Not training for the hill in the bike showed during the run. It took an entire lap for my legs to feel less cramped and tight. After they loosened I maintained an okay pace. When I say okay I ran 9:30 minute miles. I wasn’t aware of the pace because I purposely chose to not wear a watch. I wanted to go by how I felt not by time. A couple times I moved to speed up, but both my mind and body protested hurting more. The last two weeks outside of training I had experienced emotional and mental pain due to a circumstance outside of my control. My body and mind seemed tired of being in pain. They wanted to lean into the joy triathlons bring me. I made peace with an okay pace running and I leaned into the joy. The leaning still brought me a new PR overall on the Beaver Freezer course.

MB Fabulous Tris…Biking for Fun

For the most part I ride my bike to train or as transportation. Often I forget people take leisurely bike rides when the trails I ride are filled with other people training or commuters. This past weekend one of my closest friends from college was in town. She had an afternoon kid free and it was rain free so we decided to hop on bikes. The goal was to enjoy a leisurely bike ride while traveling toward the nearby wine country.

When we hit the trail my body and mind shifted into gear of how fast could I ride to our destination. I almost laughed out loud at myself. It felt like one of those cliche moments of stop and smell the roses. It took some mental readjusting, but I convinced myself to ride slow.

As we meandered along the trail I pointed out parts of my life. I’d spent hours on this trail sweating and feeling like a failure and/or a bad ass. I’d become more and more me during those hours. She doesn’t participate in endurance sports, but she saw and understood me as I described various points.

Besides telling her my story I told her about a bit about the area. I explained how the rapid growth had changed it. I described more about how the wine country was set up and the different places I was thinking we should try. Sometimes I think I’ll end up as a tour guide at some point in my life.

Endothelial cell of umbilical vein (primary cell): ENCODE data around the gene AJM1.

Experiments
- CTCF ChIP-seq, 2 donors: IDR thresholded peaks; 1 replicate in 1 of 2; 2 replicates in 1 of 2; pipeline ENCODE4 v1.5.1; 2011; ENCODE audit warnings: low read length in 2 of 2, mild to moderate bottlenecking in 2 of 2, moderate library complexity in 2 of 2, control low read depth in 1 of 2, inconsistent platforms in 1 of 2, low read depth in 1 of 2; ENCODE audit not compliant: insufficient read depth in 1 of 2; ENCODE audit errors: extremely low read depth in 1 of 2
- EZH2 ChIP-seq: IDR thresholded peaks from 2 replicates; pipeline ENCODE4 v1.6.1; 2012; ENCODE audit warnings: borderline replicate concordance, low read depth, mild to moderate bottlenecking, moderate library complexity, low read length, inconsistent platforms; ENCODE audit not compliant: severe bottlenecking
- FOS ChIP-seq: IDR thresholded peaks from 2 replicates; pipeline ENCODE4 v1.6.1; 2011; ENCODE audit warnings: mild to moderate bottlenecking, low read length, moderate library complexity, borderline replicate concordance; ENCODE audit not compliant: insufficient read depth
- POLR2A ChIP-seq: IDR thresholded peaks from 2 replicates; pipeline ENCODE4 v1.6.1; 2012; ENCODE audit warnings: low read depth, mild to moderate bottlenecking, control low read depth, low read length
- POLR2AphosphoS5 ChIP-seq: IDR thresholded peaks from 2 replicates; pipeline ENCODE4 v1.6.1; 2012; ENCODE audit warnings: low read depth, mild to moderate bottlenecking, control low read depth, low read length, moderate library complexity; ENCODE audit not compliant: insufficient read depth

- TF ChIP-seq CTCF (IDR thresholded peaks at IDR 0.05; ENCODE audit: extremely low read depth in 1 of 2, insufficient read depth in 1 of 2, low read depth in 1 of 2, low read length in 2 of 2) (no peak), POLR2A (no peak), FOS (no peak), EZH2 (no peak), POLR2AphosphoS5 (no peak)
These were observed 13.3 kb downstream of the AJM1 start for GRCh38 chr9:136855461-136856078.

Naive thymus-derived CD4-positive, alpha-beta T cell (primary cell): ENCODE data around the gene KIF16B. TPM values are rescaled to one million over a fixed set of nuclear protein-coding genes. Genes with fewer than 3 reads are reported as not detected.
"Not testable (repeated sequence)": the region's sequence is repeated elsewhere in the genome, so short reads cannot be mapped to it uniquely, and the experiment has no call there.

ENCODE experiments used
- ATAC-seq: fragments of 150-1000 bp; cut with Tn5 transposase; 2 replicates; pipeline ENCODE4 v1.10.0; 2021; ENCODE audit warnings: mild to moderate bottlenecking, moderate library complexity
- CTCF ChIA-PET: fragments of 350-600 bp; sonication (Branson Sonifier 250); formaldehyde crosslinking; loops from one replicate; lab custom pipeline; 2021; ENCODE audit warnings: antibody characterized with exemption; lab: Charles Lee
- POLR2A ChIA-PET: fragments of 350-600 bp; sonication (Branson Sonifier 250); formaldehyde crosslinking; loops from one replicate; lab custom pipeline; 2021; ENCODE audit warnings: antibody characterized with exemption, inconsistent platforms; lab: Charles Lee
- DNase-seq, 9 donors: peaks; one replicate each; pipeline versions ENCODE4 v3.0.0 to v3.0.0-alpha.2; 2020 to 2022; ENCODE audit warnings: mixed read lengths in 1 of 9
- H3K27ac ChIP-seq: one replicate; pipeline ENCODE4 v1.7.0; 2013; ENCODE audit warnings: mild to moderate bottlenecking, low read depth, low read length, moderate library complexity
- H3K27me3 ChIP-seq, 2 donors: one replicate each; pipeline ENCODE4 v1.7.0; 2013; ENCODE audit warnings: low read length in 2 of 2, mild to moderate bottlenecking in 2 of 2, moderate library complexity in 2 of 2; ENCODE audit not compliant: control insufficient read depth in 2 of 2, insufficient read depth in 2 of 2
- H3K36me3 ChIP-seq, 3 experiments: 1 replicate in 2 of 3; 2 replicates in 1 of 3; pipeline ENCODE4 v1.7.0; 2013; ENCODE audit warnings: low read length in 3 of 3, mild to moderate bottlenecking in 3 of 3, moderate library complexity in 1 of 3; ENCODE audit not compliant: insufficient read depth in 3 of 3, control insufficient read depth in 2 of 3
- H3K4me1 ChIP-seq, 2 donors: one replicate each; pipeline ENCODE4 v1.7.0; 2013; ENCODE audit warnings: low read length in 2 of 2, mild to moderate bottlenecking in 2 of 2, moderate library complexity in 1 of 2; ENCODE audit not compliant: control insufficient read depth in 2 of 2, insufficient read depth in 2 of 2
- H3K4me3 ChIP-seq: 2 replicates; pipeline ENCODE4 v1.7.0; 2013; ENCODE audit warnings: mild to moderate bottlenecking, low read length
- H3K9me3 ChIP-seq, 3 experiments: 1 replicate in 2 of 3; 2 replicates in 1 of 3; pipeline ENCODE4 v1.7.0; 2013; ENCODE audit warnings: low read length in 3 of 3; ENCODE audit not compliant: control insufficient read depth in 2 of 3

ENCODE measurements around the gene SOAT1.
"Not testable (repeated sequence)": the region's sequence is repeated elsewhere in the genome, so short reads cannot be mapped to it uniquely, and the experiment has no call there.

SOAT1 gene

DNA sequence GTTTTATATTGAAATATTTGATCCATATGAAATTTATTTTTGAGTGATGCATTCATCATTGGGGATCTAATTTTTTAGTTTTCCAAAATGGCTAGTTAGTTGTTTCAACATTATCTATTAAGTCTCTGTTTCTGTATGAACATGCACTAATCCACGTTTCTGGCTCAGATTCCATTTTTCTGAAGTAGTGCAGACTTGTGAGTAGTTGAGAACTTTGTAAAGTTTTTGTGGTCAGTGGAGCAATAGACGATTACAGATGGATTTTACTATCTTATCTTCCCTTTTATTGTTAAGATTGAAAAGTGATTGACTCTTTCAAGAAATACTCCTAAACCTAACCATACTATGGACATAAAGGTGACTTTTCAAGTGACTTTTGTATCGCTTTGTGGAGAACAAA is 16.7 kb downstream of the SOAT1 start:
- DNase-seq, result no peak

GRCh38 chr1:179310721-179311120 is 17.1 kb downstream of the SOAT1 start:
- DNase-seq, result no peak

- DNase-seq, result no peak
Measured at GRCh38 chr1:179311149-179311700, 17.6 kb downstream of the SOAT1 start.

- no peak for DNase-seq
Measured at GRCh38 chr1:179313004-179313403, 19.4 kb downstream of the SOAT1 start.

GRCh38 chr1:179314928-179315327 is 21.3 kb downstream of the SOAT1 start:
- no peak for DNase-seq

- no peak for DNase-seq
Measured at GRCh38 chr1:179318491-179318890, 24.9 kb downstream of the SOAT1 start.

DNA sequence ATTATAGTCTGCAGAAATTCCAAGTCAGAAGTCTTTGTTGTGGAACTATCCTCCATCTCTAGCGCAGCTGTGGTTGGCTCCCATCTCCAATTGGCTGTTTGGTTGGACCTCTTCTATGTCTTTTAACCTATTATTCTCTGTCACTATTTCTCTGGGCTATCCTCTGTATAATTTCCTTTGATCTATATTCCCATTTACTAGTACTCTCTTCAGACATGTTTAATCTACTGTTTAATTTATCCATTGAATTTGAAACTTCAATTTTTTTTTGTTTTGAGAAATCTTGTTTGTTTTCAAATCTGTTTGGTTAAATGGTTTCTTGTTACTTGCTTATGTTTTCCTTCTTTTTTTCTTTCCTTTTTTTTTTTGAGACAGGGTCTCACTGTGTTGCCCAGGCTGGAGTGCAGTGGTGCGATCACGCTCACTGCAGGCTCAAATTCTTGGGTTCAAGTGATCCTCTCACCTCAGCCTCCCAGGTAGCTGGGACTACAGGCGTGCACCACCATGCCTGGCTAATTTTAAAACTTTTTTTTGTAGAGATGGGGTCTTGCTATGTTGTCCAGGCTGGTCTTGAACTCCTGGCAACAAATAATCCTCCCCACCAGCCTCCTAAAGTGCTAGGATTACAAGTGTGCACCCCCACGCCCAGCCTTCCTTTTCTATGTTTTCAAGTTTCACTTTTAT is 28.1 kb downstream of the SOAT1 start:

It was disconcerting for a moment when we arrived at our destination. I hadn’t broken a sweat. I reflexively looked at my wrist, no watch. Would this ride add or hinder my tri training? I almost laughed out loud again. Another cliche moment happened. I let go of the training mentality again and enjoyed a delightful afternoon with my friend.

MB Fabulous Tris…Bricks

Rain patters on the windows, the treadmill hums, and my face shimmers with sweat. I’m over halfway through an 85 minute brick work out. I’m trying a new brick training regime I found in Triathlete. At this point I want to be done and can’t decide if I think this new way is making a difference.

One of my goals again this year is to compete in a sprint tri. At the beginning of April I’ll be back at the Beaver Freezer ready to jump into the pool. Ideally, I’ll finish the tri faster then last year. However, the winter has proven to be wetter and colder and it has been hanging on so I’m expecting this year the Beaver Freezer will live up to its name this name compared to last year. Also, this round of training I’ve been fighting illness after illness. I’ve had to take more time to rest and less time to train. Today, though my mental game is on point and my mental strength seems to have improved compared to last year.

For this new type of brick work out I’ve been jumping between the bike and a treadmill. Often a brick work out is bike then run, but not going back and forth.  My body is exhausted. I don’t know if it is because I’m trying a different type of brick. I do know I stayed up too late the night before talking with friends. It’s time to dig deep. Time to get ugly (Pro runner Stephanie Bruce uses the phrase to describe her harder workouts.) While it is a training session moments like this will occur during the race. I need to train my mind.

I dig deep. I get ugly. It hurts. Then it feels like I’ve activated a superpower and the pain dulls. I can do this. I can work with the pain. I finish the brick strong. As I cool down I am amazed once again by what my body and mind accomplished. I feel the superpower deactivate as I finish my cool down and stretching. It’s okay it deactivates because I know where to find it again.

MB Fabulous Tris… And Fails